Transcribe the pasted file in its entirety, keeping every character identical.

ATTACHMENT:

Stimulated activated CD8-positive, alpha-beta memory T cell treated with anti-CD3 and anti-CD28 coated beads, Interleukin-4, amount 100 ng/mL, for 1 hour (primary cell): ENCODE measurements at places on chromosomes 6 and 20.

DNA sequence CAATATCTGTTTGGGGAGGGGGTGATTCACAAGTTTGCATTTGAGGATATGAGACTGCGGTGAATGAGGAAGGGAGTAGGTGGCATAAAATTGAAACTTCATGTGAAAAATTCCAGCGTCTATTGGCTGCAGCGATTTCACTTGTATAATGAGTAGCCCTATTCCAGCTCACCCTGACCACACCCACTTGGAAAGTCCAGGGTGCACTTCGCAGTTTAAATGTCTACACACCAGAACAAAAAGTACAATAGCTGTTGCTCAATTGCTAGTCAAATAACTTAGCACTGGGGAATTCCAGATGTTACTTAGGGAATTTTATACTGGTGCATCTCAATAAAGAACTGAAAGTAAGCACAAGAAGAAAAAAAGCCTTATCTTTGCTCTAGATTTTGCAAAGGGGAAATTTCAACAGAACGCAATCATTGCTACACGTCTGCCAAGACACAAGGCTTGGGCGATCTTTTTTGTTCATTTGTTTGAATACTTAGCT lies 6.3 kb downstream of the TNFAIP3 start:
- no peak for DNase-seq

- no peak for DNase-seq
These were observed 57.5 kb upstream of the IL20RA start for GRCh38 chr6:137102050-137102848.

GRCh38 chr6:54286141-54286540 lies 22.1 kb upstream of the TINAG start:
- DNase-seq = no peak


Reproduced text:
Stimulated activated CD8-positive, alpha-beta memory T cell treated with anti-CD3 and anti-CD28 coated beads, Interleukin-4, amount 100 ng/mL, for 1 hour (primary cell): ENCODE measurements at places on chromosomes 6 and 20.

DNA sequence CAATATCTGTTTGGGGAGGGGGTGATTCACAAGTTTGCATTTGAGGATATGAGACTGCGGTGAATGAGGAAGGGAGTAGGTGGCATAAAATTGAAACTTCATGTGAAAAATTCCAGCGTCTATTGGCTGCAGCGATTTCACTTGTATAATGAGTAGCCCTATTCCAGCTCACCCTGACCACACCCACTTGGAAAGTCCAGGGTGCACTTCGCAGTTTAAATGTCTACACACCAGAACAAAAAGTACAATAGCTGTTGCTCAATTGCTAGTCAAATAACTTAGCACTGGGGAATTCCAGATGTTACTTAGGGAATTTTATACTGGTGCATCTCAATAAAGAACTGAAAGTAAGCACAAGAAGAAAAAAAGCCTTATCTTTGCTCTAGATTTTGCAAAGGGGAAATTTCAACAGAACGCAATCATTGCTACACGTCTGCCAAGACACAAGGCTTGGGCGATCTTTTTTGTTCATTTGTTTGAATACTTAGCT lies 6.3 kb downstream of the TNFAIP3 start:
- no peak for DNase-seq

- no peak for DNase-seq
These were observed 57.5 kb upstream of the IL20RA start for GRCh38 chr6:137102050-137102848.

GRCh38 chr6:54286141-54286540 lies 22.1 kb upstream of the TINAG start:
- DNase-seq = no peak